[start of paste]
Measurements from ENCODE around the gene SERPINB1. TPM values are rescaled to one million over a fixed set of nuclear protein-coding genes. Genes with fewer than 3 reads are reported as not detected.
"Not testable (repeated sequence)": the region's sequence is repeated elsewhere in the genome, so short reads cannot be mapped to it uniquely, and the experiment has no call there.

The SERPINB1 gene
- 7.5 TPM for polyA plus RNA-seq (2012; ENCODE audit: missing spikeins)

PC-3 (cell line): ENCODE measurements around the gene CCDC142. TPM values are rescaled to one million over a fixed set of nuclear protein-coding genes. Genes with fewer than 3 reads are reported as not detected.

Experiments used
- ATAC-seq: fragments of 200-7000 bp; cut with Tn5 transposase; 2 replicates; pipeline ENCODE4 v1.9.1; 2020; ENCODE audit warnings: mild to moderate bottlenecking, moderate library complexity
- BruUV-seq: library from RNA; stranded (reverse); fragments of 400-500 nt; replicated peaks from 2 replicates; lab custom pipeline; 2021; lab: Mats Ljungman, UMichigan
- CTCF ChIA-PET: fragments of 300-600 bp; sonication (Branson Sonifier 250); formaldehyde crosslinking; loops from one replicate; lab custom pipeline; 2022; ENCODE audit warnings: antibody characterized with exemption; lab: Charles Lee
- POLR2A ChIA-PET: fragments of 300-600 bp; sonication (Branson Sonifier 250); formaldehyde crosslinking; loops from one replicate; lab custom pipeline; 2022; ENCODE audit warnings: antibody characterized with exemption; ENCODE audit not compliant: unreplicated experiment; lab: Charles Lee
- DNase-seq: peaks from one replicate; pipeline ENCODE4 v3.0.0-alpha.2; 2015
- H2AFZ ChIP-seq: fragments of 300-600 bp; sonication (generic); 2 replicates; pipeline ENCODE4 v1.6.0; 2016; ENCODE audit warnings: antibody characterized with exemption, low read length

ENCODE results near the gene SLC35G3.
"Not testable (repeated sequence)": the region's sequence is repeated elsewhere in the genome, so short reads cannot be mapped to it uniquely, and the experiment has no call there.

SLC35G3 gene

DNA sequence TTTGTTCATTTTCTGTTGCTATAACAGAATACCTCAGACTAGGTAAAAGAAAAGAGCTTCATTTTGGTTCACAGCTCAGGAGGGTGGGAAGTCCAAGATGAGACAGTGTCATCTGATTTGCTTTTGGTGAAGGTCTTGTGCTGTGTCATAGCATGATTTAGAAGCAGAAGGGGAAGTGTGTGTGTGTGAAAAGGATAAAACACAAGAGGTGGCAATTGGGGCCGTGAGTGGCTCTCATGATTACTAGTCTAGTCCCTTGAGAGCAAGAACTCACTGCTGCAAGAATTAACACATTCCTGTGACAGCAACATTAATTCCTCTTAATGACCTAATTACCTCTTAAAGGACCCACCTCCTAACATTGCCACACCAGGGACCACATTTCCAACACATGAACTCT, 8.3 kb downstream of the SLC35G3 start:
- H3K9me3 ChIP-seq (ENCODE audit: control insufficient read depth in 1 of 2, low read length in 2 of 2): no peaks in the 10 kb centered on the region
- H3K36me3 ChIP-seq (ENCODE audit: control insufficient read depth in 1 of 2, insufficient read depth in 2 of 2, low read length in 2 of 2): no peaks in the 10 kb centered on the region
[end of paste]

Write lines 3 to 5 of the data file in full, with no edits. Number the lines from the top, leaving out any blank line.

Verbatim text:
The SERPINB1 gene
- 7.5 TPM for polyA plus RNA-seq (2012; ENCODE audit: missing spikeins)

PC-3 (cell line): ENCODE measurements around the gene CCDC142. TPM values are rescaled to one million over a fixed set of nuclear protein-coding genes. Genes with fewer than 3 reads are reported as not detected.